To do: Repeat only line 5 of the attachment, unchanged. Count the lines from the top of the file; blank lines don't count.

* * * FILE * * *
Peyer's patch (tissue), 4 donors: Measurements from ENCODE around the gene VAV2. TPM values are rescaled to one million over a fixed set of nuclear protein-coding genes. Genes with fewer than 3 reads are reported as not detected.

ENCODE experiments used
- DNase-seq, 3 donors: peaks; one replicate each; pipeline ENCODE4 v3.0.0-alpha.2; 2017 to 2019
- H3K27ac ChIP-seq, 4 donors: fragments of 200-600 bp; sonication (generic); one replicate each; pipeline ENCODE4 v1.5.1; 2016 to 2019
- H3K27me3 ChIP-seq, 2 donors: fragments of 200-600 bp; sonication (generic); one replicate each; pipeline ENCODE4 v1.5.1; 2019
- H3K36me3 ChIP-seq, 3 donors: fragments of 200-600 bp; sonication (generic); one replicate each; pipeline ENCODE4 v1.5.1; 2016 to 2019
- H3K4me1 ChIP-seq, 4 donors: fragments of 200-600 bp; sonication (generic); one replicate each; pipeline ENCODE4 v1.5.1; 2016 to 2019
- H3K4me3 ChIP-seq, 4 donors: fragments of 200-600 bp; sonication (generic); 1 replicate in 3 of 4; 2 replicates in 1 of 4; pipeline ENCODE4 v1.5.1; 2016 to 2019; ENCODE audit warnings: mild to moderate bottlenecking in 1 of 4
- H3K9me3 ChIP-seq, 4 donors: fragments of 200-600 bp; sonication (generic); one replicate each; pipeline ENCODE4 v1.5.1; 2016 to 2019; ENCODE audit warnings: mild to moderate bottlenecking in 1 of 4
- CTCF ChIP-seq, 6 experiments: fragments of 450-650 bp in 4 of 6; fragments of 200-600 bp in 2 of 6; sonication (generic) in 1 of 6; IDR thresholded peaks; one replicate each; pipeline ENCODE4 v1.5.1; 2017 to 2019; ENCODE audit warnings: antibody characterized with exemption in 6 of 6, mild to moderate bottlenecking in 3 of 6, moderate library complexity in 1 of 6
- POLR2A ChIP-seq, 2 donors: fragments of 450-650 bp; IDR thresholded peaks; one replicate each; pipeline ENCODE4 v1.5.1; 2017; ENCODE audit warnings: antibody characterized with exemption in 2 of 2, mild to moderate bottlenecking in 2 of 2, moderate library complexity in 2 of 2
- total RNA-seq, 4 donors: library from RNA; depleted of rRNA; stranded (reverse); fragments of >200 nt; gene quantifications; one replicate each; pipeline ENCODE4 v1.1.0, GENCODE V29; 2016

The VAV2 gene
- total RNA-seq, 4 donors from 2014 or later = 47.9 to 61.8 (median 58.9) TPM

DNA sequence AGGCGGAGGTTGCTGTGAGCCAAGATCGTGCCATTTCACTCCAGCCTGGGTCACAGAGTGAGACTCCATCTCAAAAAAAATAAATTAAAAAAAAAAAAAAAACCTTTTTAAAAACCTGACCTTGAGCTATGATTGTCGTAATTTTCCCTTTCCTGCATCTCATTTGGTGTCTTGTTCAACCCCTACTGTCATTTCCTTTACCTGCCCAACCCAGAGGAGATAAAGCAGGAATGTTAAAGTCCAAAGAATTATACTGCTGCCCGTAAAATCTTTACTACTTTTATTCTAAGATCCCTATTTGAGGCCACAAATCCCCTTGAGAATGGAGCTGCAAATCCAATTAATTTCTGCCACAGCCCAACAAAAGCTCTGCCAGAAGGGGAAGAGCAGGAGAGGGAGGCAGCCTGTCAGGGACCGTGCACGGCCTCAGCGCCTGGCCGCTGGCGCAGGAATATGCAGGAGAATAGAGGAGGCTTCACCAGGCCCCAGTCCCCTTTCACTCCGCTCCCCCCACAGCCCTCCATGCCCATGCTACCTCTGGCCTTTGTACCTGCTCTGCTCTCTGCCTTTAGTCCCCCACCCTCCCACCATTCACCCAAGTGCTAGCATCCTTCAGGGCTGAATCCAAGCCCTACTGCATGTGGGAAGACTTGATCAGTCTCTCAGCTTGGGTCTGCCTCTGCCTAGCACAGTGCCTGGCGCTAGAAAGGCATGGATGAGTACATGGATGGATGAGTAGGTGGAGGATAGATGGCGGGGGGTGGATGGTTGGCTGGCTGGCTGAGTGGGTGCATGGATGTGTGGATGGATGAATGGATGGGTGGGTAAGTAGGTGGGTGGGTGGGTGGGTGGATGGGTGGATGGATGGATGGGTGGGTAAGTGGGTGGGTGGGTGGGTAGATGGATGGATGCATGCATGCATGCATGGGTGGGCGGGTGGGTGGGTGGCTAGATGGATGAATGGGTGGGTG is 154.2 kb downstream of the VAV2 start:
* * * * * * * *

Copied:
- H3K27me3 ChIP-seq, 2 donors: fragments of 200-600 bp; sonication (generic); one replicate each; pipeline ENCODE4 v1.5.1; 2019